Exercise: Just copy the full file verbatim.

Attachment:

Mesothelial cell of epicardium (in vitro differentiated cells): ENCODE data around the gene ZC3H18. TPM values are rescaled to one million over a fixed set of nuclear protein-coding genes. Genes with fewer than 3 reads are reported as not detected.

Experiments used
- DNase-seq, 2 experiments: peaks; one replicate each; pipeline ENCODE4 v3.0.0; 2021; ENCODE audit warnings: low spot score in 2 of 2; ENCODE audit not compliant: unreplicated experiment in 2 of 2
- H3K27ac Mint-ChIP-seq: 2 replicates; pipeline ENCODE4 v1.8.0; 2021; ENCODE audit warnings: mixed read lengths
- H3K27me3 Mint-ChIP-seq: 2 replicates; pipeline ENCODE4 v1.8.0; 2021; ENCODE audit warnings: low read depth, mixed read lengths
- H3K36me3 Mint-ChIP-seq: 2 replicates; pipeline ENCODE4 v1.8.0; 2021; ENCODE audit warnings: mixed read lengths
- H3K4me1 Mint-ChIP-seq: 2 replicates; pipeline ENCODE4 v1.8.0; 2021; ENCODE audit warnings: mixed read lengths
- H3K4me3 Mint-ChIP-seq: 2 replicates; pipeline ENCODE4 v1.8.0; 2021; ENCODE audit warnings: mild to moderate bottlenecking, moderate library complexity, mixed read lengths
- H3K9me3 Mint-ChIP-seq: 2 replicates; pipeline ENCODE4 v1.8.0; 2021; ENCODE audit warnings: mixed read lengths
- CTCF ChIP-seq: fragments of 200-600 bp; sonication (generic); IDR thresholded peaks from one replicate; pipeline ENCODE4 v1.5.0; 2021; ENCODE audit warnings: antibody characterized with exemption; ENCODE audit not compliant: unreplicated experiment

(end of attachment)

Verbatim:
Mesothelial cell of epicardium (in vitro differentiated cells): ENCODE data around the gene ZC3H18. TPM values are rescaled to one million over a fixed set of nuclear protein-coding genes. Genes with fewer than 3 reads are reported as not detected.

Experiments used
- DNase-seq, 2 experiments: peaks; one replicate each; pipeline ENCODE4 v3.0.0; 2021; ENCODE audit warnings: low spot score in 2 of 2; ENCODE audit not compliant: unreplicated experiment in 2 of 2
- H3K27ac Mint-ChIP-seq: 2 replicates; pipeline ENCODE4 v1.8.0; 2021; ENCODE audit warnings: mixed read lengths
- H3K27me3 Mint-ChIP-seq: 2 replicates; pipeline ENCODE4 v1.8.0; 2021; ENCODE audit warnings: low read depth, mixed read lengths
- H3K36me3 Mint-ChIP-seq: 2 replicates; pipeline ENCODE4 v1.8.0; 2021; ENCODE audit warnings: mixed read lengths
- H3K4me1 Mint-ChIP-seq: 2 replicates; pipeline ENCODE4 v1.8.0; 2021; ENCODE audit warnings: mixed read lengths
- H3K4me3 Mint-ChIP-seq: 2 replicates; pipeline ENCODE4 v1.8.0; 2021; ENCODE audit warnings: mild to moderate bottlenecking, moderate library complexity, mixed read lengths
- H3K9me3 Mint-ChIP-seq: 2 replicates; pipeline ENCODE4 v1.8.0; 2021; ENCODE audit warnings: mixed read lengths
- CTCF ChIP-seq: fragments of 200-600 bp; sonication (generic); IDR thresholded peaks from one replicate; pipeline ENCODE4 v1.5.0; 2021; ENCODE audit warnings: antibody characterized with exemption; ENCODE audit not compliant: unreplicated experiment